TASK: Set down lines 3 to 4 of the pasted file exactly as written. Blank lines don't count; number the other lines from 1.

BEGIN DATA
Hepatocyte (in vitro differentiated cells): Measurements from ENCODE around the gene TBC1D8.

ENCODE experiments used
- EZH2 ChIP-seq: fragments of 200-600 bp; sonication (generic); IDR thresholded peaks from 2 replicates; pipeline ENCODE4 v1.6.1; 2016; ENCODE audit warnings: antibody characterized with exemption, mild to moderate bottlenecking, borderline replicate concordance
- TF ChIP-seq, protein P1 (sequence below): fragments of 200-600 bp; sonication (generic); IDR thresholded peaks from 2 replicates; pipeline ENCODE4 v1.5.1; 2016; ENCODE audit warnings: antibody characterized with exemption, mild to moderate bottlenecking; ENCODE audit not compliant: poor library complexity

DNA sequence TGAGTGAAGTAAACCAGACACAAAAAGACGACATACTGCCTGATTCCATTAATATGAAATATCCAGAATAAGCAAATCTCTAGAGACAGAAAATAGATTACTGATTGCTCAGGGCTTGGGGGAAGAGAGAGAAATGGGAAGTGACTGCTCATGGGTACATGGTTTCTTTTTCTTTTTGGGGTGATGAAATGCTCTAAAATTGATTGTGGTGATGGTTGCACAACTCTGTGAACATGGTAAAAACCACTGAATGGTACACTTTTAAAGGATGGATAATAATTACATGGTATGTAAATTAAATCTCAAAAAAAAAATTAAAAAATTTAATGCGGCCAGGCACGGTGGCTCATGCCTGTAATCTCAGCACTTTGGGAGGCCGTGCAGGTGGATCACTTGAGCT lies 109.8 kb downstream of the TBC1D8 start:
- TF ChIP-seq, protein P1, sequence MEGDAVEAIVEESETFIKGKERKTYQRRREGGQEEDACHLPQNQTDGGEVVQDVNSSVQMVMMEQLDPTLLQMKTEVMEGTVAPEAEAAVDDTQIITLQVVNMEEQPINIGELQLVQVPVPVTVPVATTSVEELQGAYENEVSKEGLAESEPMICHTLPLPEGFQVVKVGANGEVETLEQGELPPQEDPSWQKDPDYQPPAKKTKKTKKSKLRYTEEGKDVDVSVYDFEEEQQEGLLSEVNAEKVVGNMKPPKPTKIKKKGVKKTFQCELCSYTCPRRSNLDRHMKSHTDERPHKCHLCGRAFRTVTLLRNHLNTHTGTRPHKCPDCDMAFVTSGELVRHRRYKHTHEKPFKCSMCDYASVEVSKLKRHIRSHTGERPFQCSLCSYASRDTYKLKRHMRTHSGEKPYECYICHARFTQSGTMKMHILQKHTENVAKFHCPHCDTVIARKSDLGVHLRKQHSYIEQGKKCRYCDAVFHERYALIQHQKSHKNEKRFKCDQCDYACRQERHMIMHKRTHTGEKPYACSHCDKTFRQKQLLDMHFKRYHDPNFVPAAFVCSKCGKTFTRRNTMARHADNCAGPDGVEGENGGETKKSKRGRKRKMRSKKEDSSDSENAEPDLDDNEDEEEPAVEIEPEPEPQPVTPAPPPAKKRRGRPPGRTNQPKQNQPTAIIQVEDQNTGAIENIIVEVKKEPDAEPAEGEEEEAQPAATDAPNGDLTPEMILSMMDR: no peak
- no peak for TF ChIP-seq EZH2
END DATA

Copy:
- EZH2 ChIP-seq: fragments of 200-600 bp; sonication (generic); IDR thresholded peaks from 2 replicates; pipeline ENCODE4 v1.6.1; 2016; ENCODE audit warnings: antibody characterized with exemption, mild to moderate bottlenecking, borderline replicate concordance
- TF ChIP-seq, protein P1 (sequence below): fragments of 200-600 bp; sonication (generic); IDR thresholded peaks from 2 replicates; pipeline ENCODE4 v1.5.1; 2016; ENCODE audit warnings: antibody characterized with exemption, mild to moderate bottlenecking; ENCODE audit not compliant: poor library complexity